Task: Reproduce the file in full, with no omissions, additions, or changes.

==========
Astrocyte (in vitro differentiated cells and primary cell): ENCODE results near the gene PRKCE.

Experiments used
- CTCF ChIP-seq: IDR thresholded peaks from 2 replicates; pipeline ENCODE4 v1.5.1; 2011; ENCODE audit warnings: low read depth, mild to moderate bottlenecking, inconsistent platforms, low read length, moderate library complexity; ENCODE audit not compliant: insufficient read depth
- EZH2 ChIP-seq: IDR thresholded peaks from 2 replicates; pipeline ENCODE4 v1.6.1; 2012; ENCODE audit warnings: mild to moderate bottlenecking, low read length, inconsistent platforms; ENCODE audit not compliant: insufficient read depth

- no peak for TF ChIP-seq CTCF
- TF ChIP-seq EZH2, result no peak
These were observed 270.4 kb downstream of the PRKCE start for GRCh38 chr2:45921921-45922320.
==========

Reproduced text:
Astrocyte (in vitro differentiated cells and primary cell): ENCODE results near the gene PRKCE.

Experiments used
- CTCF ChIP-seq: IDR thresholded peaks from 2 replicates; pipeline ENCODE4 v1.5.1; 2011; ENCODE audit warnings: low read depth, mild to moderate bottlenecking, inconsistent platforms, low read length, moderate library complexity; ENCODE audit not compliant: insufficient read depth
- EZH2 ChIP-seq: IDR thresholded peaks from 2 replicates; pipeline ENCODE4 v1.6.1; 2012; ENCODE audit warnings: mild to moderate bottlenecking, low read length, inconsistent platforms; ENCODE audit not compliant: insufficient read depth

- no peak for TF ChIP-seq CTCF
- TF ChIP-seq EZH2, result no peak
These were observed 270.4 kb downstream of the PRKCE start for GRCh38 chr2:45921921-45922320.